Detecting discontinuities using nonparametric smoothing techniques in correlated data

Yap, Christina (2004) Detecting discontinuities using nonparametric smoothing techniques in correlated data. PhD thesis, University of Glasgow.

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There is increasing interest in the detection and estimation of discontinuities in regression problems with one and two covariates, due to its wide variety of applications. Moreover, in many real life applications, we are likely to encounter a certain degree of dependence in observations that are collected over time or space. Detecting changes in dependent data in the presence of a smoothly varying trend, is a much more complicated problem that previously has not been adequately studied. Hence, the aim of this thesis is to respond to the immense need for a nonparametric discontinuity test which is capable of incorporating robust estimation of the underlying dependence structure (if unknown) into the test procedure in one and two dimensions. By means of a difference-based method, using a local linear kernel smoothing technique, a global test of the hypothesis that an abrupt change is present in the smoothly varying mean level of a sequence of correlated data is developed in the one-dimensional setting. Accurate distributional calculations for the test statistic can be performed, using standard results on quadratic forms. Extensive simulations are carried out to examine the performance of the test in the cases both of correlation known and unknown. For the latter, the effectiveness of the different algorithms that have been devised to incorporate the estimation of correlation, for both the equally and unequally spaced designs, is investigated. Various factors that affect the size and power of the test are also explored. In addition, a small simulation study is performed to compare the proposed test with an isotonic regression test proposed by Wu et al. (2001). The utility of the techniques is demonstrated by applying the proposed discontinuity test to three sets of real-life data, namely the Argentina rainfall data, the global warming data and the River Clyde data. The analysis of the results are compared to those using the isotonic regression test of Wu et al. (2001) and the Bayesian test of Thomas (2001). Finally, the test is also extended to detect discontinuities in spatially correlated data. The same differencing principle as in the one-dimensional case is utilised here. However, the discontinuity in this context does not occur only at a point but over a smooth curve. Hence, the test has to take into account the additional element of direction. A two stage algorithm which makes use of a partitioning process to remove observations that are near the discontinuity curve is proposed. A motivating application for the approach is the analysis of radiometric data on cesium fallout in a particular area in Finland after a nuclear reactor accident in Chernobyl. The procedures outlined for both the one and two dimensional settings are particularly useful and relatively easy to implement. Although the main focus of the work is not to identify the exact locations of the discontinuities, useful graphical tools have been employed to infer their likely locations. The dissertation closes with a summary and discussion of the results presented, and proposes potential future work in this area.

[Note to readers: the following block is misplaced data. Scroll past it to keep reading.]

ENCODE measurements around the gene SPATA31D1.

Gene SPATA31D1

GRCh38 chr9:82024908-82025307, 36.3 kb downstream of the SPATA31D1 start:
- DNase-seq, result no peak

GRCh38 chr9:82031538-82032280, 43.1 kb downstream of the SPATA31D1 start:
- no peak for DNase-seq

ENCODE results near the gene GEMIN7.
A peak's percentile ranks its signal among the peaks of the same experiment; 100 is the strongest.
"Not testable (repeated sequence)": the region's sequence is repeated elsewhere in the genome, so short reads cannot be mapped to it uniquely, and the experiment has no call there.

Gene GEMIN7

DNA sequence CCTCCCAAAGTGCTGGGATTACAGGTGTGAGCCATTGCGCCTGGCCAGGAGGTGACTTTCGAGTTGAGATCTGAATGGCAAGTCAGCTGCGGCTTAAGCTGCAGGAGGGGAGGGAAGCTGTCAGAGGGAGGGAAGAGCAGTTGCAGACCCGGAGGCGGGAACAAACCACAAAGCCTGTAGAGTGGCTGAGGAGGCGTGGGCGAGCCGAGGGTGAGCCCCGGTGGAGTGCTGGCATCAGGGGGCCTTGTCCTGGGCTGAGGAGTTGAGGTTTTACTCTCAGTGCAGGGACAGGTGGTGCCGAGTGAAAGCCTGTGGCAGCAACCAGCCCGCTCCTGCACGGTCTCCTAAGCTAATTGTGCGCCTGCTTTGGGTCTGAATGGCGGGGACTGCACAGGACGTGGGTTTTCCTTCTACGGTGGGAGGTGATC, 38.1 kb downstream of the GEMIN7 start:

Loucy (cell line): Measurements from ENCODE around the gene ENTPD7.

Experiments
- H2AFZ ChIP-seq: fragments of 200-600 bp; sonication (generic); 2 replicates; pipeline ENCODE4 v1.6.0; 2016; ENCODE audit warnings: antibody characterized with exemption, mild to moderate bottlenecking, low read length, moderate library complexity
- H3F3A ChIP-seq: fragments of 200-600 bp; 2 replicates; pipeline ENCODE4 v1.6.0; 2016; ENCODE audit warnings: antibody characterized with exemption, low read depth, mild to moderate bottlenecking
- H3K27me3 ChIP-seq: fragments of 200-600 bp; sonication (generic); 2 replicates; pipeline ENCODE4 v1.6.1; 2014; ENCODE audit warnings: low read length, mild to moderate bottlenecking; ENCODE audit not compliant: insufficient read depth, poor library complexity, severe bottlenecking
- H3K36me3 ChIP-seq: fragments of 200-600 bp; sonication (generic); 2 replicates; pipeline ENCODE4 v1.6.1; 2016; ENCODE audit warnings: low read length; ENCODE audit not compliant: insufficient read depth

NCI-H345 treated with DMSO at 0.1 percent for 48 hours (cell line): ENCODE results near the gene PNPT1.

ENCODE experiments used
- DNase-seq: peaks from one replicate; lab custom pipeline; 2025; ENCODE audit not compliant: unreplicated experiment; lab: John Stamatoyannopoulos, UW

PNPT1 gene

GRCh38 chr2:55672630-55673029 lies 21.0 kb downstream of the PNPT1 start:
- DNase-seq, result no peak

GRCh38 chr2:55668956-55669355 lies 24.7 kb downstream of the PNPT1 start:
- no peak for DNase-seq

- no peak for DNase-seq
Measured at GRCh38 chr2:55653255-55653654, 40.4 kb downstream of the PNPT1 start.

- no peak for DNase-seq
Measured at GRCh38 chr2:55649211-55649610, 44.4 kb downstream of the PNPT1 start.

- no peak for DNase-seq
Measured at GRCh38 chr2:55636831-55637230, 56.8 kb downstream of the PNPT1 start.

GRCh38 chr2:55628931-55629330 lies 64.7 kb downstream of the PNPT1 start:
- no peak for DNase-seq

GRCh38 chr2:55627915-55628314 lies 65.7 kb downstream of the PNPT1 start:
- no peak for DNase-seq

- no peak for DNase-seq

Item Type: Thesis (PhD)
Qualification Level: Doctoral
Keywords: Pure sciences, discontinuous functions, regression analysis.
Subjects: H Social Sciences > HA Statistics
Colleges/Schools: College of Science and Engineering > School of Mathematics and Statistics > Statistics
Supervisor's Name: Bowman, Professor Adrian and Scott, Professor Marian
Date of Award: 2004
Depositing User: Alastair Arthur
Unique ID: glathesis:2004-83251
Copyright: Copyright of this thesis is held by the author.
Date Deposited: 01 Nov 2022 15:37
Last Modified: 01 Nov 2022 15:37
Thesis DOI: 10.5525/gla.thesis.83251

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